I was the kind of kid who had to have my book pried from my grasp every night before bed. I was that girl who hid under the sheets with a flashlight until I read all of Ramona Quimby Age 8 in a single night. I remember crying my eyes out when I finished Where the Red Fern Grows, sitting on the edge of my seat through all the Goosebumps and Nancy Drew series, and falling in love over and over again with Gilbert from Anne of Green Gables. And I can remember feeling as if I had fallen into a literal depression when I read that Dumbledore was dead. Books were my love growing up. I read in the car. I read at recess. I read all throughout Summer break.
And I guess I just assumed my kids would be born with the exact same love.
But we live in an era of iPads and Smart TV’s, and it would be easy to let technology replace the art of reading in our children’s lives. And rather than force my son to sit and read a book, I want to work towards cultivating a genuine love for reading within his sweet heart–especially while he is still so young.
Fun, not forced.
Magical, not mundane.
So below are three rules of thumb I practice to help keep books a priority in our home. These tips are geared towards my toddler age son and certainly won’t work for everyone. I would love for you guys to add tips and tricks that have worked in your home.
1. Never Say No.
I do my best to never say no (within reason) if my son asks me to sit down and read a book with him. I’ve been known to turn off the burner if I’m in the middle of cooking dinner, or throw on a robe if I’ve just gotten out of the shower. I want him to feel like reading with him is a prioirty to me, and if he associates the good feelings of this quality time spent together with reading, than his chances of reading when he’s older will hopefully be greater.
2. Give Surprise Book Presents.
Every now and then, on my trips to TJ Max, I stumble upon a great book at a low price. I bring the book home, wrap it up, and have it waiting for Wesley when he gets home from preschool. We make a big deal on the way home that he has a “surprise” present waiting for him. He practically bursts through the front door with excitement, looking all around the house for his present. One of my favorite qualities about my son is that he is the most gracious gift receiver. He always Oooos and Ahhhs, often loudly exclaiming “Wow, this is cool” or “So Awesome” and “Thank you soooo much Mommy”. No matter what I wrap up for him, he always makes me feel like I’ve hit a home run. The simple act of wrapping up his book, rather than handing it to him from the shopping bag, adds a whole new level of intrigue…which generally results in him reading the book for double the length of time that he usually would. This can also work with a book that he has forgotten about or hasn’t read in a long time. I simply pull it out of the cupboard and wrap it up like a new present. Voila!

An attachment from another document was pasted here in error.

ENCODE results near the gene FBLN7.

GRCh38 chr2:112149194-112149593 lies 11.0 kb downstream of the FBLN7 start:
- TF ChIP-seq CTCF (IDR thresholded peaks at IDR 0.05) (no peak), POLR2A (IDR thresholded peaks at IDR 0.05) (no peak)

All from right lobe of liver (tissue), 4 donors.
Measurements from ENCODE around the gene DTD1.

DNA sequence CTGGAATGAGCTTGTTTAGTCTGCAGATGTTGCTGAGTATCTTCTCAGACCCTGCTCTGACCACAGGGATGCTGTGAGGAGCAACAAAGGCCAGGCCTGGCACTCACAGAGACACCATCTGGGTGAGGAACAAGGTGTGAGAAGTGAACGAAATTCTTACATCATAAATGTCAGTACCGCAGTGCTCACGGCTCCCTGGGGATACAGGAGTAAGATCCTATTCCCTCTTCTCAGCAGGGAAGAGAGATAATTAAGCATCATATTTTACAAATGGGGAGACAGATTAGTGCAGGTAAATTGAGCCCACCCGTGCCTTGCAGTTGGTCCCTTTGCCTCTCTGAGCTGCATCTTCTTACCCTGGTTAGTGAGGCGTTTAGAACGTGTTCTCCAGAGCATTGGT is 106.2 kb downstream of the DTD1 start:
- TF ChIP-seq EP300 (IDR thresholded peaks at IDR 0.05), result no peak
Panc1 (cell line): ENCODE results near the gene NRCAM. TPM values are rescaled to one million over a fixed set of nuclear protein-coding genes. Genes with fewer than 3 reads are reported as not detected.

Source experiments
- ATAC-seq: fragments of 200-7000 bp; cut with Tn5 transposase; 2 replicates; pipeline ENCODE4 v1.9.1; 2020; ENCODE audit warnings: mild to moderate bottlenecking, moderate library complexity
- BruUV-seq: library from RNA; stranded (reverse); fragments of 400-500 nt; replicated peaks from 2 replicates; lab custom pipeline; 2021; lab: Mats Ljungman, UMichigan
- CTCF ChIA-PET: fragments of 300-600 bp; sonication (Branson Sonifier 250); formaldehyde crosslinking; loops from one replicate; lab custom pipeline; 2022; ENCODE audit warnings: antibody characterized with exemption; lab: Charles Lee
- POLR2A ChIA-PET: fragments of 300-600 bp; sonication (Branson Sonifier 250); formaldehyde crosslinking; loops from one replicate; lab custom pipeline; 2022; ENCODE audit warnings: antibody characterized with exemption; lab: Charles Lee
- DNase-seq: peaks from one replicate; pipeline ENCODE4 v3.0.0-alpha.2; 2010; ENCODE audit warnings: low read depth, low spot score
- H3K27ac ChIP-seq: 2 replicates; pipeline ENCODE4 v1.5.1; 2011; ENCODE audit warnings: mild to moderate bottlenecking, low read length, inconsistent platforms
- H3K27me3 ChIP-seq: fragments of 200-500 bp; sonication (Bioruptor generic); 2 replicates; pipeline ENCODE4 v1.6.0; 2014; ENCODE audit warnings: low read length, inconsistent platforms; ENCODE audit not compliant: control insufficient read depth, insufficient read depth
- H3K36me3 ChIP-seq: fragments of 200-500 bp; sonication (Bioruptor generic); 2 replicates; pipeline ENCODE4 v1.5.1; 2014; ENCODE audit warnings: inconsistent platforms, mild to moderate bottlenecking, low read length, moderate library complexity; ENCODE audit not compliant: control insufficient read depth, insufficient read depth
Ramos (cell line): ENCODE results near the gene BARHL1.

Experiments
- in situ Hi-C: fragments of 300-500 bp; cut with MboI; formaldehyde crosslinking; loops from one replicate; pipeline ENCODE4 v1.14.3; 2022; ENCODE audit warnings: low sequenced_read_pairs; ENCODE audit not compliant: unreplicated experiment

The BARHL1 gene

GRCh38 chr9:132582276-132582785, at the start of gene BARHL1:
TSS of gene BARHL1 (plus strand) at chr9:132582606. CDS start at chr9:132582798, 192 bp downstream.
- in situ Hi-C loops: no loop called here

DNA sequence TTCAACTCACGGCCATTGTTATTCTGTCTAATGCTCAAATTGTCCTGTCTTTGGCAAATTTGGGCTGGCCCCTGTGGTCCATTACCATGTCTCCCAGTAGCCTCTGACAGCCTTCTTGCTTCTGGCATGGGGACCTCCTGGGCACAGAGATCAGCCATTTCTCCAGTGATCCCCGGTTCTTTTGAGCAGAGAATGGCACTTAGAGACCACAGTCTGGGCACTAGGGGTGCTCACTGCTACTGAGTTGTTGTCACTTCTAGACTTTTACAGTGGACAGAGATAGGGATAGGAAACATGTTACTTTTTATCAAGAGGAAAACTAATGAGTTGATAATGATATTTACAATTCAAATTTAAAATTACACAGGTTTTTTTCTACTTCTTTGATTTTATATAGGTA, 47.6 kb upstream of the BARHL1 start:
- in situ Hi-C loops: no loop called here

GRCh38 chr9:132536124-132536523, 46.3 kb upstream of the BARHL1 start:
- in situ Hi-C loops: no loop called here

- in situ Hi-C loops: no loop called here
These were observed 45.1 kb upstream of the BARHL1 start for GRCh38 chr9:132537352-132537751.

3. Set an Example of Reading.
Although I was such an avid reader as a kid and teenager, it hasn’t been as easy for me in my adulthood (the mom years). However, about 6 months ago I was sitting in a doctor’s office waiting room reading a Readers Digest when I stumbled upon a quote from a nationally recognized teacher. I can’t remember the exact quote, or the name of the teacher who said it, but her overall message has taken permanent residence in my Momma-brain. If we want our children to love reading, we need let them see US loving to read. I guess it’s just like anything else in life. If I want them to make good habits, I need to exemplify those habits. So every day, I’m making an effort to sit down with an actual “paper” book—even if it’s only for 5 minutes at a time.
Here are the books we’re loving right now:
Goodnight, Goodnight Construction Site by Sherri Duskey Rinker
I Love Monkey by Suzanne Kaufmann
Goodnight Moon by Margaret Wise Brown
Brown Bear by Bill Martin
Barnyard Dance by Sandra Boynton
Curious George Series by Margret and H.A. Rey
The Little Engine That Could by Watty Piper
Llama Llama Series by Anna Dewdney
The Rainbow Fish by Marcus Pfister
Guess How Much I Love You by Sam McBratney
And to see a list of some of the books I read growing up, click here.
What are your favorite children’s books?